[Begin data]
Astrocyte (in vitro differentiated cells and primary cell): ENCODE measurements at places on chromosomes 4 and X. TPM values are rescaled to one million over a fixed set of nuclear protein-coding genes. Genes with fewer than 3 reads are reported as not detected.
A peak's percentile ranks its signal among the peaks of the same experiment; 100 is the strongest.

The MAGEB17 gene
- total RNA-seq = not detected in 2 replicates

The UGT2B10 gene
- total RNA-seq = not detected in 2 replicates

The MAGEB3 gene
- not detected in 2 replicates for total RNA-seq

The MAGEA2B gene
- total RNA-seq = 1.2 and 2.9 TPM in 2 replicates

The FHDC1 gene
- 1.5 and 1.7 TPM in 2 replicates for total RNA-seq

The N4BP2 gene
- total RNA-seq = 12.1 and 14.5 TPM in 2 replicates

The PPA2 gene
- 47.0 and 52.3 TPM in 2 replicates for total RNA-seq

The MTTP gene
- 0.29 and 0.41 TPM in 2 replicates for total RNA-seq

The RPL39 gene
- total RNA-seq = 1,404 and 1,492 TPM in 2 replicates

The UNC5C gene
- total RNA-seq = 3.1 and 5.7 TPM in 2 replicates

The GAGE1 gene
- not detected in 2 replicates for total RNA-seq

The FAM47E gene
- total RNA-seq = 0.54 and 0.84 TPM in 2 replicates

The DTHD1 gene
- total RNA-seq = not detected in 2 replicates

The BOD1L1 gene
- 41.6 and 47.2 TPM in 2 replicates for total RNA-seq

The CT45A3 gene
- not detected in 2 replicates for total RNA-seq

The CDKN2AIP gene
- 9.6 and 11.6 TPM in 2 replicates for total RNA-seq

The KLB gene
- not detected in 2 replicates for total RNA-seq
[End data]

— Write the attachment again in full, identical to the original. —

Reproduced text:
Astrocyte (in vitro differentiated cells and primary cell): ENCODE measurements at places on chromosomes 4 and X. TPM values are rescaled to one million over a fixed set of nuclear protein-coding genes. Genes with fewer than 3 reads are reported as not detected.
A peak's percentile ranks its signal among the peaks of the same experiment; 100 is the strongest.

The MAGEB17 gene
- total RNA-seq = not detected in 2 replicates

The UGT2B10 gene
- total RNA-seq = not detected in 2 replicates

The MAGEB3 gene
- not detected in 2 replicates for total RNA-seq

The MAGEA2B gene
- total RNA-seq = 1.2 and 2.9 TPM in 2 replicates

The FHDC1 gene
- 1.5 and 1.7 TPM in 2 replicates for total RNA-seq

The N4BP2 gene
- total RNA-seq = 12.1 and 14.5 TPM in 2 replicates

The PPA2 gene
- 47.0 and 52.3 TPM in 2 replicates for total RNA-seq

The MTTP gene
- 0.29 and 0.41 TPM in 2 replicates for total RNA-seq

The RPL39 gene
- total RNA-seq = 1,404 and 1,492 TPM in 2 replicates

The UNC5C gene
- total RNA-seq = 3.1 and 5.7 TPM in 2 replicates

The GAGE1 gene
- not detected in 2 replicates for total RNA-seq

The FAM47E gene
- total RNA-seq = 0.54 and 0.84 TPM in 2 replicates

The DTHD1 gene
- total RNA-seq = not detected in 2 replicates

The BOD1L1 gene
- 41.6 and 47.2 TPM in 2 replicates for total RNA-seq

The CT45A3 gene
- not detected in 2 replicates for total RNA-seq

The CDKN2AIP gene
- 9.6 and 11.6 TPM in 2 replicates for total RNA-seq

The KLB gene
- not detected in 2 replicates for total RNA-seq